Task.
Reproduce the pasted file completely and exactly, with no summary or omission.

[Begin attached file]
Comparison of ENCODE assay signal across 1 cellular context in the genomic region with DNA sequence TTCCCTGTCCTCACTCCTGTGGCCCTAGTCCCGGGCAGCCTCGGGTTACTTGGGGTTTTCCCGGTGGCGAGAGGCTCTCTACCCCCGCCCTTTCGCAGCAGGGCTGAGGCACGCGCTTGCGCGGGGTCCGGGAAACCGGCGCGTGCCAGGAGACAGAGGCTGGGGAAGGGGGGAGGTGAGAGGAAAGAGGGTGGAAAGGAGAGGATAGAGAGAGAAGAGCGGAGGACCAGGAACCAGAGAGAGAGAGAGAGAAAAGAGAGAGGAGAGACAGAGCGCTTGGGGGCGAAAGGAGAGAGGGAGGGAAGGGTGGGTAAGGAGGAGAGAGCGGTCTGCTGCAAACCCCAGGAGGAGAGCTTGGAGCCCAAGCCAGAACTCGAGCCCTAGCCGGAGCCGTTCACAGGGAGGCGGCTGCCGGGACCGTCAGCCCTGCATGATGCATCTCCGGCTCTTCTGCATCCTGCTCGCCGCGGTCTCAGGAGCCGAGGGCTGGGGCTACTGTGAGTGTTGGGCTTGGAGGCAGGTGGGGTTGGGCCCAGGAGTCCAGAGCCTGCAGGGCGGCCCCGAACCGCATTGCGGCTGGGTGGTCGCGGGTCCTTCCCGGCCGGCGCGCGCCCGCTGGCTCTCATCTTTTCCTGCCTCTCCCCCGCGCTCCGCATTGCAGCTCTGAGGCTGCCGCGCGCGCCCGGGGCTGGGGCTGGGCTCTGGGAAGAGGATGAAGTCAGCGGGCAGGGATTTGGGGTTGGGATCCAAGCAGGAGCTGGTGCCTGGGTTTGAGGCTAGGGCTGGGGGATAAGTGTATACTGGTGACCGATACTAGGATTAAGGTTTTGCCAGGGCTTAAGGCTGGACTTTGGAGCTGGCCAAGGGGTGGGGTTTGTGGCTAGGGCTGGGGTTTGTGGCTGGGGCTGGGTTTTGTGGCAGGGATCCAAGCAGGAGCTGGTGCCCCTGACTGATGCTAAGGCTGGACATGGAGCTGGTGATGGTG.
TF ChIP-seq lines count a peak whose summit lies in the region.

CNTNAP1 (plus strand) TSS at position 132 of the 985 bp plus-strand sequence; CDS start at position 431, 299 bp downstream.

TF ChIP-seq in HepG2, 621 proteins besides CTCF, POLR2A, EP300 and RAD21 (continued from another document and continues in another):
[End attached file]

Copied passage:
Comparison of ENCODE assay signal across 1 cellular context in the genomic region with DNA sequence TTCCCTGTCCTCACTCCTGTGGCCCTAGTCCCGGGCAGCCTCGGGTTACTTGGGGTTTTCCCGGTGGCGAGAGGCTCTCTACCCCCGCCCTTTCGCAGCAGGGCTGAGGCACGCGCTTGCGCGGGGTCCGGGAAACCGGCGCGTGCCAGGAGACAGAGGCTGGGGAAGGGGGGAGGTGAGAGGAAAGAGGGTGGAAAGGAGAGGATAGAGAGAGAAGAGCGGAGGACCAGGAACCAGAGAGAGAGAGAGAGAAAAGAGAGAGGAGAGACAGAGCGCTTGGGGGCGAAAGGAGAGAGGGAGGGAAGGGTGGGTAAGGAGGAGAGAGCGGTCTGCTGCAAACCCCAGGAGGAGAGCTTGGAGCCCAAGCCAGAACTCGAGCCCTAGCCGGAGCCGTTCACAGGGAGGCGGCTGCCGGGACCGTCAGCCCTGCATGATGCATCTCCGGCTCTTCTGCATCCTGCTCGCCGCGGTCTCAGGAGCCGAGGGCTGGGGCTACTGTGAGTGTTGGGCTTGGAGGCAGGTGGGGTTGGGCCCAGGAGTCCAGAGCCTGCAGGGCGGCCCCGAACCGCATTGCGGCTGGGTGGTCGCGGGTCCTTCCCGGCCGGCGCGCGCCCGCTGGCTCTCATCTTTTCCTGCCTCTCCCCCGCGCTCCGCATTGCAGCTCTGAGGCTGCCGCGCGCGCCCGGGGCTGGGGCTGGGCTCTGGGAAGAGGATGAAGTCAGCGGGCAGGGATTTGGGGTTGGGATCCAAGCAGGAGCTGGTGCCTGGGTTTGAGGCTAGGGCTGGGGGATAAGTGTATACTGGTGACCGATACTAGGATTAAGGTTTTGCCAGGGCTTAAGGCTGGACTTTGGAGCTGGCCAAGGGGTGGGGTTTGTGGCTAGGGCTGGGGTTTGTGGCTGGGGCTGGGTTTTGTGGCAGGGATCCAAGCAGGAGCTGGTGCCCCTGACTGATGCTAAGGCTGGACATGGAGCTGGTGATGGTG.
TF ChIP-seq lines count a peak whose summit lies in the region.

CNTNAP1 (plus strand) TSS at position 132 of the 985 bp plus-strand sequence; CDS start at position 431, 299 bp downstream.

TF ChIP-seq in HepG2, 621 proteins besides CTCF, POLR2A, EP300 and RAD21 (continued from another document and continues in another):